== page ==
KeywordsPatinopecten yessoensis     nutrient composition     fatty acids     larvae     broodstocks     gonads    

Patinopecten yessoensis, which belongs to Mollusc: Lamellibranchia, is a commercial valuable species, inhabiting coastal waters of the northern isl and s of Japan, the northern part of the Korean Peninsula, and Russian Primorye, Sakhalin and Kurile Isl and s(Li et al., 2007). P. yessoensis was introduced into China from Japan in 1982, by the Marine Fishery Research Institute of Liaoning Province, the purpose being to increase scallop cultivation in the northern parts of the Chinese coast. P. yessoensisis larger and comm and s a higher market price than is the case for the Chinese native zhikong scallop Chlamys farreri and the bay scallop Argopecten irradians. The introduced species was rapidly accepted by scallop farmers in China and by 2005, the annual production of the Japanese scallop had reached about 150 000 tons(Li et al., 2007).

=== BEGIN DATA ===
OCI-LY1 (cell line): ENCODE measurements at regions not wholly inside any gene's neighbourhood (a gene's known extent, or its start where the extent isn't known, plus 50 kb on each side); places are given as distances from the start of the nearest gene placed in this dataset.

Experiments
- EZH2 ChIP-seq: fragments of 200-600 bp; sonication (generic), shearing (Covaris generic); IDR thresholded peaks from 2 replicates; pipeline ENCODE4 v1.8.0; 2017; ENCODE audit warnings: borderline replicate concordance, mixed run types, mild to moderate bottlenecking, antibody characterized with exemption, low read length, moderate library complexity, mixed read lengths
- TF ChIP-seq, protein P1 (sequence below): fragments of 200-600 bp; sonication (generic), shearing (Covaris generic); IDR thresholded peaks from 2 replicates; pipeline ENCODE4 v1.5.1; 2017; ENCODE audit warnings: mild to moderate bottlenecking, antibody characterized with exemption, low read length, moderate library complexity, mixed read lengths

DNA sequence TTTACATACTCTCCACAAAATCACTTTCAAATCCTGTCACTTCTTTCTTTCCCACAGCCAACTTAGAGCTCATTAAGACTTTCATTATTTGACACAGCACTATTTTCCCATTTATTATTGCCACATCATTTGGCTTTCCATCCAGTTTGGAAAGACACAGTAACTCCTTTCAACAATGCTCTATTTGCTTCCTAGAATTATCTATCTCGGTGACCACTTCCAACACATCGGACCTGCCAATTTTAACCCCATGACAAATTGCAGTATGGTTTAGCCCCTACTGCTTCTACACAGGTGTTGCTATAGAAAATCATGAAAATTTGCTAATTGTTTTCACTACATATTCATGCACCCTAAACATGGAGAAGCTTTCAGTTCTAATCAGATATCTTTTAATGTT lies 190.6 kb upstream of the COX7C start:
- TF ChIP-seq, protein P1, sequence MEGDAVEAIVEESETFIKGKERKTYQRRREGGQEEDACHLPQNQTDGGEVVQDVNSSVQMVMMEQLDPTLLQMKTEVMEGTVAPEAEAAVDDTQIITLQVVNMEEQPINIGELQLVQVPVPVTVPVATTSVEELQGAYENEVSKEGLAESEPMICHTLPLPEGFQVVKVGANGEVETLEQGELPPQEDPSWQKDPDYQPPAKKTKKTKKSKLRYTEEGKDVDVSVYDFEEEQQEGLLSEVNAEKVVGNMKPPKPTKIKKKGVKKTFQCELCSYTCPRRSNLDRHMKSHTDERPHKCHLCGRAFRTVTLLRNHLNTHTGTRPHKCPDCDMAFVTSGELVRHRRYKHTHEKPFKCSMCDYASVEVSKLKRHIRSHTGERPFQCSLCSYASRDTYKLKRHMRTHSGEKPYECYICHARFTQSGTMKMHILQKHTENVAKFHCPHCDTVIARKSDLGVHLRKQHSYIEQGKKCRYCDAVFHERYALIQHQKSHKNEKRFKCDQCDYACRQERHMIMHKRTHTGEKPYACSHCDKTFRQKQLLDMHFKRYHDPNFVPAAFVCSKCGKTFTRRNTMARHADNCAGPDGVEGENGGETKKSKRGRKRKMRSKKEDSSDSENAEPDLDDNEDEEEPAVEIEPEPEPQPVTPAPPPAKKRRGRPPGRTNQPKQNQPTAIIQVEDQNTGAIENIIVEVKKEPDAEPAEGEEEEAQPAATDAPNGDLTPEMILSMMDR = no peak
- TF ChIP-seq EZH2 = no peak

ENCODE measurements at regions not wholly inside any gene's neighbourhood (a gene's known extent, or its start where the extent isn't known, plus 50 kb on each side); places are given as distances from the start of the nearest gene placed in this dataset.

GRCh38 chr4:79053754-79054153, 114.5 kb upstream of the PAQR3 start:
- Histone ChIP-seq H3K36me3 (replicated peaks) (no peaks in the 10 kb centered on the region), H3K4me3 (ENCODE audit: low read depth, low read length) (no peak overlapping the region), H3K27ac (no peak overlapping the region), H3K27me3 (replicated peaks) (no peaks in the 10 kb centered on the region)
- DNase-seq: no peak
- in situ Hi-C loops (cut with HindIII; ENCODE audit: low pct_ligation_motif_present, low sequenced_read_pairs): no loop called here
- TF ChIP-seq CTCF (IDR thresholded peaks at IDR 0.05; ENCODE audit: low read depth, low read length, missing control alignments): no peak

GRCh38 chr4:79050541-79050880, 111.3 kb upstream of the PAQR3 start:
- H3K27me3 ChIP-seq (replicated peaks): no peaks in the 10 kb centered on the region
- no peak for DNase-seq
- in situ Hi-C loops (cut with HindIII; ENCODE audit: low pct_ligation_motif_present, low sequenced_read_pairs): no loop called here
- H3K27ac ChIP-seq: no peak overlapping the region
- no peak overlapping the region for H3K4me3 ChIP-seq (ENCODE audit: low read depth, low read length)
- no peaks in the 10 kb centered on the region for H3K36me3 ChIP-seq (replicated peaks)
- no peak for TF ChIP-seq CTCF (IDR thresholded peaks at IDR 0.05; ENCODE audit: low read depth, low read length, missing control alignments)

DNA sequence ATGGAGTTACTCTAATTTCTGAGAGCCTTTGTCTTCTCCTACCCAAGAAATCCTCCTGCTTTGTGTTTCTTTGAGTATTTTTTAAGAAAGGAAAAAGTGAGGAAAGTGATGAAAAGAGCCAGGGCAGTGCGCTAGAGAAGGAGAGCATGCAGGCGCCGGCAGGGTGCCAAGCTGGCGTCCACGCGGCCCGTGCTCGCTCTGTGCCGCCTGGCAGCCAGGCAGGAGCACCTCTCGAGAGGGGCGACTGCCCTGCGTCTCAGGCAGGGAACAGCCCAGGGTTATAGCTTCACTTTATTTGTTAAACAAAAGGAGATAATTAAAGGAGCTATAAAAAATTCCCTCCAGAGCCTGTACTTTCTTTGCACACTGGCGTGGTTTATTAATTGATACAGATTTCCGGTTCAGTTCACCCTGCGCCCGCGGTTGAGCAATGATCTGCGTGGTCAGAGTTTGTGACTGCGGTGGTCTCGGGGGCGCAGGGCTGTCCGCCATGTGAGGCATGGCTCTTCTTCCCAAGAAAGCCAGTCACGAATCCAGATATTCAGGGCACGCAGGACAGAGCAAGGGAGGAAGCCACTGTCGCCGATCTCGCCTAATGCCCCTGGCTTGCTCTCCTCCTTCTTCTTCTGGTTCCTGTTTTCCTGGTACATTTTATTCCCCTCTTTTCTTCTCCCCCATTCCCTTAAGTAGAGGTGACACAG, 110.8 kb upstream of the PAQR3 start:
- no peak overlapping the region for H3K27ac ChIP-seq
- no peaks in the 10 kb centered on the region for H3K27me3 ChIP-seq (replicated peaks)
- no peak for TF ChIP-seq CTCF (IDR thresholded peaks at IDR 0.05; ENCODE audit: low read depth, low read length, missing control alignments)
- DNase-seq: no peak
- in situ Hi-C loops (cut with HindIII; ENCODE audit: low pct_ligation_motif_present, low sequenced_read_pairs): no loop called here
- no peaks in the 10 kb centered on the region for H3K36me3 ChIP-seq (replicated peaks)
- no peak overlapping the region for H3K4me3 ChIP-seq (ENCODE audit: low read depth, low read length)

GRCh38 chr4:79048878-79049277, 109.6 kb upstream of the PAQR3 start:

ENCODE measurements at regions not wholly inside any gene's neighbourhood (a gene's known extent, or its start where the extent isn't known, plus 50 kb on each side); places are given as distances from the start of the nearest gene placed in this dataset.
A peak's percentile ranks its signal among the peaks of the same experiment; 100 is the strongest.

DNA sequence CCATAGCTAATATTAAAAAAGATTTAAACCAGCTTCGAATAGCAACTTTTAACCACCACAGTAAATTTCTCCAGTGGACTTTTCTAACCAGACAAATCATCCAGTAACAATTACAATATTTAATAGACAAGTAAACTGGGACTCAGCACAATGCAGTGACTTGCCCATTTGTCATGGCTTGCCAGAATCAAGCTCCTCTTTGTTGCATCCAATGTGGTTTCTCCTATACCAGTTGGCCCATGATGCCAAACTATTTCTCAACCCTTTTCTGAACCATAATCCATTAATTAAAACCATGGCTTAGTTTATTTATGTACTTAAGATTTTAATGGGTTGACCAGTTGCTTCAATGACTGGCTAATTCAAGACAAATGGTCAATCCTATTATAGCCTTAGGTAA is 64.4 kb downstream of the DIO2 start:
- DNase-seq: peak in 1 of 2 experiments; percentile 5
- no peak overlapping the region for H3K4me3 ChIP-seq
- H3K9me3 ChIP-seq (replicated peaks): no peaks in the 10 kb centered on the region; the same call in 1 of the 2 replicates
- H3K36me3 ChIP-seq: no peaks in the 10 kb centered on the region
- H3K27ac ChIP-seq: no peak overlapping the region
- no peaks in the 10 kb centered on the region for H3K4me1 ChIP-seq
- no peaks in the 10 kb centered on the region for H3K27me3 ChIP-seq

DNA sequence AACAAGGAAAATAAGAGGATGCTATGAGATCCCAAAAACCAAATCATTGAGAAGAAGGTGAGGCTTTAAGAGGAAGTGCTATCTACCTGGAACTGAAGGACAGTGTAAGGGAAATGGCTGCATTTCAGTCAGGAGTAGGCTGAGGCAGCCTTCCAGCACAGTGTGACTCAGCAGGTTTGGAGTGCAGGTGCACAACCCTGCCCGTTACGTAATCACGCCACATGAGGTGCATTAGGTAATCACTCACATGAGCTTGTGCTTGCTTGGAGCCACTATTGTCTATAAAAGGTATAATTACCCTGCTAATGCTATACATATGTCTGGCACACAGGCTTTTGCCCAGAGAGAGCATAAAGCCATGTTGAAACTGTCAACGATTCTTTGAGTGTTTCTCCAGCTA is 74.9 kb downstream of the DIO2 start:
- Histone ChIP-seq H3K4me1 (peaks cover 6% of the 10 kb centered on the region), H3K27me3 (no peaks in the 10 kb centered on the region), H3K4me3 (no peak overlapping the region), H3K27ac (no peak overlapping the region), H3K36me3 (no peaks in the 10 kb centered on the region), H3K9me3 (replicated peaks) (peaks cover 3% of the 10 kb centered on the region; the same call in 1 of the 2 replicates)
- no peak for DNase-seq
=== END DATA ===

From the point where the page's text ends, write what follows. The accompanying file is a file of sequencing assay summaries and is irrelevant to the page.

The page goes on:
Many research projects on the techniques of artificial seed production and culture and nutrition were carried out, in association with the P. yessoensisaquaculture industry(Li et al., 2007). P. yessoensisseed is produced exclusively in hatcheries in China(Li et al., 2007). High quality larval nutrition is crucial for survival and growth, and important when determining yields. Most bivalve larvae are pelagic, and the larvae depend either completely on the stored nutrients till metamorphosis(lecithotrophic development), or on the planktonic food(planktotrophic development)(Honkoop et al., 1999). However, they always require stored nutrients during embryogenesis and growth, until the firstfeeding stage(Gallager and Mann, 1986; Honkoop et al., 1999). The nutrients in the eggs and the larvae during the early stages of development, which are necessary for the growth and survival of larvae, are exclusively endogenous and furnished by the broodstocks. It is therefore reasonable to deduce that the condition of the broodstocks, especially their gonads, has a strong influence on the larvae.